However, this is not the only reason for the popularity of the company's windows and doors. "More and more, the marketplace wants special features that set their homes or buildings apart from the rest," said Mr. Straka. "They turn to us for customized shapes, sizes and colors that create a distinctive look. We have become the custom expert."
As market demand for special orders exploded during the last decade, Eagle was forced to keep up with the delivery schedules. Since Eagle's establishment in 1977, the company managed to meet delivery schedules by outsourcing the painting of its aluminum windows and doors to designated job shops. While the finish quality, consistency and durability from the paint shops were excellent, by 1997 outsourcing lead times became so extended that they were beginning to cost Eagle jobs.
In 1998, outsourcing lead times became too excessive, and Eagle eliminated outsourcing and established an inhouse paint operation. Eagle contacted Midway Industrial Supply, St. Paul, MN, to help it establish and meet its basic engineering specifications. Two goals were established: reduce lead time and decrease the cost of painting the windows and doors. To do this Eagle installed a fully automated, in-house paint line to finish all its aluminum parts, including cladding, screen channels and accessories.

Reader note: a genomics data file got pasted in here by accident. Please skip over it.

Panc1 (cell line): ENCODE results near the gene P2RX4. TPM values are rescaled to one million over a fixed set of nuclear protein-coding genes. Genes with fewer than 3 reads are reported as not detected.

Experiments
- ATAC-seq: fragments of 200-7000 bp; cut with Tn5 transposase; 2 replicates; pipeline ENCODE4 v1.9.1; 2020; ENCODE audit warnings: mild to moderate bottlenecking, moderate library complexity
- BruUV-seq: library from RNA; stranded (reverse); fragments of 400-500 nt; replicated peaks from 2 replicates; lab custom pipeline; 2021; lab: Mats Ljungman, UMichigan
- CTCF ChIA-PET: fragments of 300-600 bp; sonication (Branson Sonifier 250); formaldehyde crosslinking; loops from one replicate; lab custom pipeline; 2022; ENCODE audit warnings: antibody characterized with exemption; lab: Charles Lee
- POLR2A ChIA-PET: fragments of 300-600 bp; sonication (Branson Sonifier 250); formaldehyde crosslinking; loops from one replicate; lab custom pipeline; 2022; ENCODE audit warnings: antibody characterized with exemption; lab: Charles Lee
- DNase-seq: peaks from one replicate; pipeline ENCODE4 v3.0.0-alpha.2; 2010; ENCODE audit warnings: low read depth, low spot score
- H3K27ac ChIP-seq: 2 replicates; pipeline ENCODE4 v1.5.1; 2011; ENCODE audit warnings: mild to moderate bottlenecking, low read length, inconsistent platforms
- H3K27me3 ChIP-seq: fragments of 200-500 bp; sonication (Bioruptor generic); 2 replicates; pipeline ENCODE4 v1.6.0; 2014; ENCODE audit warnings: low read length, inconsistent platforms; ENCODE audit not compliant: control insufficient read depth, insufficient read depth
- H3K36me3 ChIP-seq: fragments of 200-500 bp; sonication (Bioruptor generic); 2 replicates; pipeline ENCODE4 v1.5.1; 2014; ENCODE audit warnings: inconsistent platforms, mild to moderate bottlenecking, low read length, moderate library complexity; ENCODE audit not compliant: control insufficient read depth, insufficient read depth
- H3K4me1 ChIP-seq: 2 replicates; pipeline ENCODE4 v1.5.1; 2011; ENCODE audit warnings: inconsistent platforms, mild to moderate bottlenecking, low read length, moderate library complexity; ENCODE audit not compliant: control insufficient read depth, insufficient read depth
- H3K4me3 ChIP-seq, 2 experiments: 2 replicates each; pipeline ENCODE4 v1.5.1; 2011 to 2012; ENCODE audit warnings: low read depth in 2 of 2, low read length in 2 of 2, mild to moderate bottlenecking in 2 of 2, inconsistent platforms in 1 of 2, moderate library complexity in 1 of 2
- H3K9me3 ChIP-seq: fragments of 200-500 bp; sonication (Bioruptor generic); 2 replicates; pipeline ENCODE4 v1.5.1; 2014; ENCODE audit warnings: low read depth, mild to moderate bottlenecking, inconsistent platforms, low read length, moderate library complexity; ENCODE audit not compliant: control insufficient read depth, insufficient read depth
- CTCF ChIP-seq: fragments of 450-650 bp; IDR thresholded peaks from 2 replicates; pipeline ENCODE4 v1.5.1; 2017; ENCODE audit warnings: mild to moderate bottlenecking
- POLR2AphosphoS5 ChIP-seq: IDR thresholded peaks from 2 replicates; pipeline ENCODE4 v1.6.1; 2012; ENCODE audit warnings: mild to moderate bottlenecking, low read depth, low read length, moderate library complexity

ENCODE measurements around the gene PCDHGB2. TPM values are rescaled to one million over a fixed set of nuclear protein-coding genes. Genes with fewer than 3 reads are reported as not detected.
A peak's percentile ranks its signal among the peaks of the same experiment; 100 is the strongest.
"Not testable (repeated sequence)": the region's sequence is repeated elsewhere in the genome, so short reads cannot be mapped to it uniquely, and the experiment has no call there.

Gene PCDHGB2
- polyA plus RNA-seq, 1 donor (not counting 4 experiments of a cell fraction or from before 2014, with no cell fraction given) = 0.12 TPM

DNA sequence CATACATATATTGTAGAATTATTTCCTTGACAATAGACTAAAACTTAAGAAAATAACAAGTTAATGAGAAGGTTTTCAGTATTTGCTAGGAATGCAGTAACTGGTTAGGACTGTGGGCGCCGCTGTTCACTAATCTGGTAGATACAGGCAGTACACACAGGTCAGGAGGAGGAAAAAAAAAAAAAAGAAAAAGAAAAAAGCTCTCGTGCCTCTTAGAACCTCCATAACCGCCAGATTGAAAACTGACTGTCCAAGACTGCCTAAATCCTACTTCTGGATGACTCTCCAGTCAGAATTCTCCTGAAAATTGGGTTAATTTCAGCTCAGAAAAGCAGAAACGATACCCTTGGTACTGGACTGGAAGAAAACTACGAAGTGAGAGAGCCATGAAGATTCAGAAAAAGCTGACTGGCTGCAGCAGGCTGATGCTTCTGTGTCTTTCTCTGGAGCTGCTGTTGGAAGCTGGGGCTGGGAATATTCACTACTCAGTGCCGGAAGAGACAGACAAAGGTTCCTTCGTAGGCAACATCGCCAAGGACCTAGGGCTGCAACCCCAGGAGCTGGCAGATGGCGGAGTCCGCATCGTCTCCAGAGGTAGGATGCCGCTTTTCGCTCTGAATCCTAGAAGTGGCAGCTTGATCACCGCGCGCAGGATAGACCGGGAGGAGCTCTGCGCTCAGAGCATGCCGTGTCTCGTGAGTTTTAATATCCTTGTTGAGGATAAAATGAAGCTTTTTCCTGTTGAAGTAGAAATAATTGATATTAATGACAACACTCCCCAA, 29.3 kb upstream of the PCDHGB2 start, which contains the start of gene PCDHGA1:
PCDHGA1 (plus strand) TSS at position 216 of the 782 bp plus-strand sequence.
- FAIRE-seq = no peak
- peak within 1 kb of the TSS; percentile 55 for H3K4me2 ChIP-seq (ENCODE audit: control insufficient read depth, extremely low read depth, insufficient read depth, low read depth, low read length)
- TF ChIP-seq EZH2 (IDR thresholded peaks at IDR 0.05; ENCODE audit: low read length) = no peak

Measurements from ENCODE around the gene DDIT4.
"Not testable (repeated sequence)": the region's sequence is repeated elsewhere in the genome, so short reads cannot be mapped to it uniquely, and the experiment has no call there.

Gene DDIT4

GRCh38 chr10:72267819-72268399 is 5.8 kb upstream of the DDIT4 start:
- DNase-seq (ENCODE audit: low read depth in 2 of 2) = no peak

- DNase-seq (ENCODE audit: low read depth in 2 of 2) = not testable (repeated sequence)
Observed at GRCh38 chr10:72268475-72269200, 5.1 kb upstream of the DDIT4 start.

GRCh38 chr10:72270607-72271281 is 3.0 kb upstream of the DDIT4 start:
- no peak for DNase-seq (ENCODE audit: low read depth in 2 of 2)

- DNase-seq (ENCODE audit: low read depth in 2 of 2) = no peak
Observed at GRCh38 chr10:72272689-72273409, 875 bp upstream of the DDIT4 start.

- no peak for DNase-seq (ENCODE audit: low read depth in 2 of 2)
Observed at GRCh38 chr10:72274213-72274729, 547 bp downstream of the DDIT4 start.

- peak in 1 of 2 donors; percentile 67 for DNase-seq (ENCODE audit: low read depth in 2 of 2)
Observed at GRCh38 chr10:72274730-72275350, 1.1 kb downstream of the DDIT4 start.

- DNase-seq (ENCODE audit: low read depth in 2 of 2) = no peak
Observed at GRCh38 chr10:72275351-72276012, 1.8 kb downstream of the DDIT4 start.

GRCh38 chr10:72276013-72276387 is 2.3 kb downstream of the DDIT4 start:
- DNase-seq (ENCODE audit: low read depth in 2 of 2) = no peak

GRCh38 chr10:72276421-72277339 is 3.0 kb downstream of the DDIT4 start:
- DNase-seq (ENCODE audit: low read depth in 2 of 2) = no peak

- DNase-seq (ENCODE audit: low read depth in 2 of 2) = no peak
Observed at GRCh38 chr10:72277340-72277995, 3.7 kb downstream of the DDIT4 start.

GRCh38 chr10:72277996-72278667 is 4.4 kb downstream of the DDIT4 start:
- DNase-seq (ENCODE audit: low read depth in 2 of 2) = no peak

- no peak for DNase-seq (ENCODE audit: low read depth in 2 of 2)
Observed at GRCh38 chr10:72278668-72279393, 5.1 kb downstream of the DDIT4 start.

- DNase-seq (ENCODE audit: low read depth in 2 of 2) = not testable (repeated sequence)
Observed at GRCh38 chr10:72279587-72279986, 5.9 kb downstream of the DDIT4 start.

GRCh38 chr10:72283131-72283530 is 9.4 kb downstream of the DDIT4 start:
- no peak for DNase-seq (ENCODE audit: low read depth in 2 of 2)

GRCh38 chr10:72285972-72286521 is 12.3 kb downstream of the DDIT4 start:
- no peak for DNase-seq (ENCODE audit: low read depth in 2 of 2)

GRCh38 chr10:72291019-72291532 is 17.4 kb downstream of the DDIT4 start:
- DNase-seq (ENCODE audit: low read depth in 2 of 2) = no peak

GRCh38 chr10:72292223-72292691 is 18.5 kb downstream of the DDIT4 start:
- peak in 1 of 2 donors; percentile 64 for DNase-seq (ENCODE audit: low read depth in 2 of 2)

The new paint operation was designed to be completely selfsufficient. Eagle wanted it to be treated like an independent supplier to the company. Since Eagle would be the paint shop's only customer, the 30,000sqft facility was equipped to meet very specific objectives.